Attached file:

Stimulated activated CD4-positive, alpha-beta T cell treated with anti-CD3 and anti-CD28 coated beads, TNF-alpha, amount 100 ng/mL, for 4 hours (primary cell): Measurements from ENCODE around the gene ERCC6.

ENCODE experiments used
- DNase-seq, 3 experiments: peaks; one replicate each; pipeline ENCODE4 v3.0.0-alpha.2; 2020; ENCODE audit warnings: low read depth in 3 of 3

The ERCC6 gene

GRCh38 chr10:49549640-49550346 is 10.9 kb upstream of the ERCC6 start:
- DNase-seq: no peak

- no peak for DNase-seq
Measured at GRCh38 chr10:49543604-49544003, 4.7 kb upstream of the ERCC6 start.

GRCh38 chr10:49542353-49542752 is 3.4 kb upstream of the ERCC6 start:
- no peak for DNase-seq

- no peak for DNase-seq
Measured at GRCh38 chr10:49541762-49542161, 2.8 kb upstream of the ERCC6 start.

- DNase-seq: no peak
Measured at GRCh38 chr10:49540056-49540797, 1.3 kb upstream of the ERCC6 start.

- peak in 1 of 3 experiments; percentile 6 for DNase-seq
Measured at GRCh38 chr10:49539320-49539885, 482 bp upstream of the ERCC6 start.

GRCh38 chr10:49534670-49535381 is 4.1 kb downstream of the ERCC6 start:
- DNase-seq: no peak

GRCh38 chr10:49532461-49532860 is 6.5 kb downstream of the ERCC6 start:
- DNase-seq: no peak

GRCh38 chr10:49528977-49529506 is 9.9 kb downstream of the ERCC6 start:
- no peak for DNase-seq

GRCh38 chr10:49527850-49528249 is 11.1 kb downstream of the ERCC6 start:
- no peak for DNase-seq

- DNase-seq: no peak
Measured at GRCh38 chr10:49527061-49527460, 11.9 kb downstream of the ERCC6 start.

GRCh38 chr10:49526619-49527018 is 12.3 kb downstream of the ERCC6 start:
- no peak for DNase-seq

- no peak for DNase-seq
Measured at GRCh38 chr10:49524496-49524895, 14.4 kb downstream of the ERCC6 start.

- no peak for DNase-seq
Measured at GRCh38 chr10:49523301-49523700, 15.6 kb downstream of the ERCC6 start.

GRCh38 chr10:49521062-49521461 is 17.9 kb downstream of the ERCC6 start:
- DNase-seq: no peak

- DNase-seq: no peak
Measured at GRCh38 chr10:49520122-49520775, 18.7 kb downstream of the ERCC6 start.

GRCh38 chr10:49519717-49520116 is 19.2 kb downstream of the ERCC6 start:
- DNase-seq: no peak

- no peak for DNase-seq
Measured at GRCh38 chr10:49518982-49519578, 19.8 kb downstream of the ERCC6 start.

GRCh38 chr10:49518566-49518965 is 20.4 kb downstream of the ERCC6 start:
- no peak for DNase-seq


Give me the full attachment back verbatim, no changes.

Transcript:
Stimulated activated CD4-positive, alpha-beta T cell treated with anti-CD3 and anti-CD28 coated beads, TNF-alpha, amount 100 ng/mL, for 4 hours (primary cell): Measurements from ENCODE around the gene ERCC6.

ENCODE experiments used
- DNase-seq, 3 experiments: peaks; one replicate each; pipeline ENCODE4 v3.0.0-alpha.2; 2020; ENCODE audit warnings: low read depth in 3 of 3

The ERCC6 gene

GRCh38 chr10:49549640-49550346 is 10.9 kb upstream of the ERCC6 start:
- DNase-seq: no peak

- no peak for DNase-seq
Measured at GRCh38 chr10:49543604-49544003, 4.7 kb upstream of the ERCC6 start.

GRCh38 chr10:49542353-49542752 is 3.4 kb upstream of the ERCC6 start:
- no peak for DNase-seq

- no peak for DNase-seq
Measured at GRCh38 chr10:49541762-49542161, 2.8 kb upstream of the ERCC6 start.

- DNase-seq: no peak
Measured at GRCh38 chr10:49540056-49540797, 1.3 kb upstream of the ERCC6 start.

- peak in 1 of 3 experiments; percentile 6 for DNase-seq
Measured at GRCh38 chr10:49539320-49539885, 482 bp upstream of the ERCC6 start.

GRCh38 chr10:49534670-49535381 is 4.1 kb downstream of the ERCC6 start:
- DNase-seq: no peak

GRCh38 chr10:49532461-49532860 is 6.5 kb downstream of the ERCC6 start:
- DNase-seq: no peak

GRCh38 chr10:49528977-49529506 is 9.9 kb downstream of the ERCC6 start:
- no peak for DNase-seq

GRCh38 chr10:49527850-49528249 is 11.1 kb downstream of the ERCC6 start:
- no peak for DNase-seq

- DNase-seq: no peak
Measured at GRCh38 chr10:49527061-49527460, 11.9 kb downstream of the ERCC6 start.

GRCh38 chr10:49526619-49527018 is 12.3 kb downstream of the ERCC6 start:
- no peak for DNase-seq

- no peak for DNase-seq
Measured at GRCh38 chr10:49524496-49524895, 14.4 kb downstream of the ERCC6 start.

- no peak for DNase-seq
Measured at GRCh38 chr10:49523301-49523700, 15.6 kb downstream of the ERCC6 start.

GRCh38 chr10:49521062-49521461 is 17.9 kb downstream of the ERCC6 start:
- DNase-seq: no peak

- DNase-seq: no peak
Measured at GRCh38 chr10:49520122-49520775, 18.7 kb downstream of the ERCC6 start.

GRCh38 chr10:49519717-49520116 is 19.2 kb downstream of the ERCC6 start:
- DNase-seq: no peak

- no peak for DNase-seq
Measured at GRCh38 chr10:49518982-49519578, 19.8 kb downstream of the ERCC6 start.

GRCh38 chr10:49518566-49518965 is 20.4 kb downstream of the ERCC6 start:
- no peak for DNase-seq